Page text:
• Select a nonoral route of administration for patients whose migraines present early with nausea or vomiting as a significant component of the symptom complex.

• Consider using a self-administered rescue medication for patients with severe migraine who do not respond well to other treatments.

• Guard against medication-overuse or rebound headaches. Patients who require acute treatment on two or more occasions per week should probably be on prophylactic treatment.

The goal of therapy in migraine prophylaxis is a reduction in the severity and frequency of headache by 50% or more. The strongest evidence supports the use of amitriptyline. propranolol, timolol, and divalproex sodium for migraine headache prevention.

Other Headache Syndromes Tension-type Headache

Tension headache is the most prevalent form of primary headache disorder, typically presenting with pericranial muscle tenderness and a description of a bilateral bandlike distribution of the pain. Headaches can last from 30 minutes to 7 days and there is no aggravation by walking stairs or similar routine physical activity. There is no associated nausea or vomiting. Photophobia and phonophobia are both absent, or one. but not the other, is present. They can be either episodic (less than 180 days per year) or chronic (greater than 180 days per year).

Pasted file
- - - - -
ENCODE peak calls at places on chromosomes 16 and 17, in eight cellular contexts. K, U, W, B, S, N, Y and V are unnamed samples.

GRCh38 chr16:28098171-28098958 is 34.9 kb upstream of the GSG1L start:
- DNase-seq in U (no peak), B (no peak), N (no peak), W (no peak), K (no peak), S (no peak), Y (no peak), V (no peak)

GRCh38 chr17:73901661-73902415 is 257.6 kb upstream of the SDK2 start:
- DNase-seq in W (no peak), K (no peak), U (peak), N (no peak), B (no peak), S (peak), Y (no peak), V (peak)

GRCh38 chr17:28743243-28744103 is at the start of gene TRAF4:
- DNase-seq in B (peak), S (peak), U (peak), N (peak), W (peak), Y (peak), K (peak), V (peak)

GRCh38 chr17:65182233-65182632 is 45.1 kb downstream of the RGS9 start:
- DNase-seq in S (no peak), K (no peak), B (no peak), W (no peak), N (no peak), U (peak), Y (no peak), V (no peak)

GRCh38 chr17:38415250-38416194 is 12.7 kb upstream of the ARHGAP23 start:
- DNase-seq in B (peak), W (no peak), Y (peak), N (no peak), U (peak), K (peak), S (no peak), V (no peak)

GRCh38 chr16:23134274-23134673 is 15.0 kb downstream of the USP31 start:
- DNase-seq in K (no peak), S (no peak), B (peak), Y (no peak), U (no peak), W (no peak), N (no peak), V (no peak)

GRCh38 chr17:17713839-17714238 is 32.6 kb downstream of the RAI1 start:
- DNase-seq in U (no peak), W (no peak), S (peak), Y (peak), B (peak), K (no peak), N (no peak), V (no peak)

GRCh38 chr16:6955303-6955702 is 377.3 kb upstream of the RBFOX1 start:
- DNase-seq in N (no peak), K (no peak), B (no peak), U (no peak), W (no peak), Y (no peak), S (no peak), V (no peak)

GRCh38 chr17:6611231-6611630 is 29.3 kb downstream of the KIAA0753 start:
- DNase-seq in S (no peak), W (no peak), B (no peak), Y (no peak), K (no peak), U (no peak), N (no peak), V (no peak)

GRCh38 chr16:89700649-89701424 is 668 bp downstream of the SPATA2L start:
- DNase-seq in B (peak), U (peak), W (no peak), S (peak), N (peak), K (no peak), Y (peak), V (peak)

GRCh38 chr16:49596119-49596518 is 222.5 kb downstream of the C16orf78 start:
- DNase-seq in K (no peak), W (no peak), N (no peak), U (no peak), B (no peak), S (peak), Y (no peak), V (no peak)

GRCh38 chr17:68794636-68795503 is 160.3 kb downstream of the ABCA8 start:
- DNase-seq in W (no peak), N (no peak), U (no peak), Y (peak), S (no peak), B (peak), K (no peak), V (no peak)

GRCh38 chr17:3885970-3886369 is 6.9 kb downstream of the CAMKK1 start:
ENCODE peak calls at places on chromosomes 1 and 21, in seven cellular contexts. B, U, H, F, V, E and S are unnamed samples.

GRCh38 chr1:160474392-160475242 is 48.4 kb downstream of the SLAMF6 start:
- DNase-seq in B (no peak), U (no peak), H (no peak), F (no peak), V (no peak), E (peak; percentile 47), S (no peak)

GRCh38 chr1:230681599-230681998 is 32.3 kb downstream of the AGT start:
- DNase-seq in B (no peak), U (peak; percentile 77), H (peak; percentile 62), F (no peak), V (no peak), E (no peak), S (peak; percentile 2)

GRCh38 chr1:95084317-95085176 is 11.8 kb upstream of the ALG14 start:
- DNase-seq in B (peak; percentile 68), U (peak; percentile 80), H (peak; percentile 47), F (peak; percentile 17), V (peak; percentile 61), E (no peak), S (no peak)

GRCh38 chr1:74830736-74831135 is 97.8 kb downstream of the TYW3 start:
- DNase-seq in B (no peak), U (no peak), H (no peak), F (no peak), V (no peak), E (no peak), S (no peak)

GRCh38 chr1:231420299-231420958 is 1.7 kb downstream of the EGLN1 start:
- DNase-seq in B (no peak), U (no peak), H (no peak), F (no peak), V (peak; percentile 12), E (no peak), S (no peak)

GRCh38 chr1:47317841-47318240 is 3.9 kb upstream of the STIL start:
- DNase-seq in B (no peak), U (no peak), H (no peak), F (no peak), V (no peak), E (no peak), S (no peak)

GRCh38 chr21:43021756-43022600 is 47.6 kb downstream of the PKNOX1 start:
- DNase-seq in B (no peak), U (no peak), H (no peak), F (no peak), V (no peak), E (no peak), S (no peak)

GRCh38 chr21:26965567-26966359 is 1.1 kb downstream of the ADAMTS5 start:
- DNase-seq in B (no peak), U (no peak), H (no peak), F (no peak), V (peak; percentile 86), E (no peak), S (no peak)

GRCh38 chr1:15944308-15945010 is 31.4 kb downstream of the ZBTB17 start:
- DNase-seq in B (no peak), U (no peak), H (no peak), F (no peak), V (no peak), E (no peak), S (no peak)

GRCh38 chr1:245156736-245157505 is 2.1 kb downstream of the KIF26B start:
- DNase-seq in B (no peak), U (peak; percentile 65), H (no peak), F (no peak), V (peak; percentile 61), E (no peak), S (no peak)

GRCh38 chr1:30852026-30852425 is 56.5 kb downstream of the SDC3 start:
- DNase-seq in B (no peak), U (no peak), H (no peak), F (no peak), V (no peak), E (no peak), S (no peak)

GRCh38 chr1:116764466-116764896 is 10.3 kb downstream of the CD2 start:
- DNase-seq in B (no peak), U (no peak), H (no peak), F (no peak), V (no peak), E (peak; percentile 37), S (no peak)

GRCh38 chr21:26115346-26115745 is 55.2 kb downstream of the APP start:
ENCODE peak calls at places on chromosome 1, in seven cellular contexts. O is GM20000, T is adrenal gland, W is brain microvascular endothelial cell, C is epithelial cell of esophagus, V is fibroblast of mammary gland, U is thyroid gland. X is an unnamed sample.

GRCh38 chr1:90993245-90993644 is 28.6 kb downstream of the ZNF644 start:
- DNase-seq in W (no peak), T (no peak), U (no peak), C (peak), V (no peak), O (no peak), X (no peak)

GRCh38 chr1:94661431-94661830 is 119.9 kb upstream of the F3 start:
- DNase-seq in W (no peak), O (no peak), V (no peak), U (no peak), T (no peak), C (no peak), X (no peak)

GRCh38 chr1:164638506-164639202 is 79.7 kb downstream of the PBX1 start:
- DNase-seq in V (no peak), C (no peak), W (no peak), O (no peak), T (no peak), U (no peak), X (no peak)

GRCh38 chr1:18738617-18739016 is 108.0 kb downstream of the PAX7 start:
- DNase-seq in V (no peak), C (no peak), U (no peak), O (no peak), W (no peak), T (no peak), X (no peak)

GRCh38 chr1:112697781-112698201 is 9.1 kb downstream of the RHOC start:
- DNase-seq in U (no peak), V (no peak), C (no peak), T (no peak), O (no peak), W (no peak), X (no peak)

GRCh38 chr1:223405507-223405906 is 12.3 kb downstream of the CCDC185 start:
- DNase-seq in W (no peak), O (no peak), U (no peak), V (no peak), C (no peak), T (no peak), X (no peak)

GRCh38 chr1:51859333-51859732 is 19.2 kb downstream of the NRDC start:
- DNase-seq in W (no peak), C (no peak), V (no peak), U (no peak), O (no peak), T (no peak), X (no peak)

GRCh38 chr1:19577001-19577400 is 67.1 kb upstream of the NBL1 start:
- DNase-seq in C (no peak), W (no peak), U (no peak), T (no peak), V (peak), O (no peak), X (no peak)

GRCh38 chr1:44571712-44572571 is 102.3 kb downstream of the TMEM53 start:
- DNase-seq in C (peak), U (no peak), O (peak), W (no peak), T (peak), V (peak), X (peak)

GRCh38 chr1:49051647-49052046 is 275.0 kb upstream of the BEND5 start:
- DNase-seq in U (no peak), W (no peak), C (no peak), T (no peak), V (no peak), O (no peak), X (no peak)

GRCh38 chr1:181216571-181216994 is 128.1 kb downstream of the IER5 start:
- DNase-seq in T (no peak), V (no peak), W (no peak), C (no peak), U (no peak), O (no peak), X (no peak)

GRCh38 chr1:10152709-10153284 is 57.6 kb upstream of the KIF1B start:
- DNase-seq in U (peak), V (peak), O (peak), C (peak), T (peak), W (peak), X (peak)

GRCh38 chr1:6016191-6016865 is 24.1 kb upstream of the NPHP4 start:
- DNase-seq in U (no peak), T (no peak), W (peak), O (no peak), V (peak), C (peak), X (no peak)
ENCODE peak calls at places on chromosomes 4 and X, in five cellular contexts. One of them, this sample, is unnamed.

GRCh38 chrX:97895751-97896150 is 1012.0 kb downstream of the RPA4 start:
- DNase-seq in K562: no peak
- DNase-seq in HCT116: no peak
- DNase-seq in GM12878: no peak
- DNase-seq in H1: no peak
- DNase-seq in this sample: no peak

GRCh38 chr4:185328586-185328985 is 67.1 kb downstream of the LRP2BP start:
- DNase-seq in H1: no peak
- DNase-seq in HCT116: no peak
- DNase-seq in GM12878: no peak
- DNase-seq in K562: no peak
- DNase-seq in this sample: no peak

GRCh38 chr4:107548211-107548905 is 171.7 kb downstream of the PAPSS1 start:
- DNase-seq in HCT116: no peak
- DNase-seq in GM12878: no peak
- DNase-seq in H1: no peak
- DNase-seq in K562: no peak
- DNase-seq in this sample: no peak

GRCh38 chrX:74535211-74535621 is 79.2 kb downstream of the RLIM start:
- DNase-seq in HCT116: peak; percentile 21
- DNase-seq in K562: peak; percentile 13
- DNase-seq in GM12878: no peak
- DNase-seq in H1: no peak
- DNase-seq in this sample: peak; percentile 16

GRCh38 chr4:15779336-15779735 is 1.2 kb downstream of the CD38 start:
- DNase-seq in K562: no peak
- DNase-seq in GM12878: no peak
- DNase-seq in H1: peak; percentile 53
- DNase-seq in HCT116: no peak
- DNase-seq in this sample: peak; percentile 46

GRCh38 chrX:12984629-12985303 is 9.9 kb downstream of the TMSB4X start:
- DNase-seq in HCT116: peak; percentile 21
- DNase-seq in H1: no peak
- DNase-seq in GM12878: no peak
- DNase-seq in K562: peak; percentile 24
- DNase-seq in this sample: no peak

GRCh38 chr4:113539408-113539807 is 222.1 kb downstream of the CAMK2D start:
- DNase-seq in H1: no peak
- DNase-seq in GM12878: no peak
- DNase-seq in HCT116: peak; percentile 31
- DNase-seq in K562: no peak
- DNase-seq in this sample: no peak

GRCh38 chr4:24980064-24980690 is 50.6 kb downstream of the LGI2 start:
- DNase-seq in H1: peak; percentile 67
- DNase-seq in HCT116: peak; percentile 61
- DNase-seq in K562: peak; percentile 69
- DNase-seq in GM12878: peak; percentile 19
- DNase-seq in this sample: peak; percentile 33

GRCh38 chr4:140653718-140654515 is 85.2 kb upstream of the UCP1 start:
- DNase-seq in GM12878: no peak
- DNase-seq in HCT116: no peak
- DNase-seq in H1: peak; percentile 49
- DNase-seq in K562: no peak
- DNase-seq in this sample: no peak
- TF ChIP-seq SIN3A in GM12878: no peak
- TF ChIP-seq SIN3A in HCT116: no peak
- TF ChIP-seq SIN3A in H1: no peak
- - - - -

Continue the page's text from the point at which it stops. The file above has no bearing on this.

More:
Initial medical therapy of episodic tension-type headache includes aspirin, acetaminophen, and NSAIDs. Because of the significant risk of developing drug dependency or medication-overuse headache, avoiding caffeine-containing over-the-counter or prescription drugs and codeine- or ergotamine-containing preparations (including combination products) is recommended. The general management principles for the treatment of migraine headaches can also be applied to the treatment of chronic tension-type headaches. In frequent headache sufferers, the combination of antidepressant medications and stress management therapy reduces headache activity significantly. Other prophylactic treatments of chronic tension-type headaches include calcium channel blockers and [^-blockers.

Cluster Headache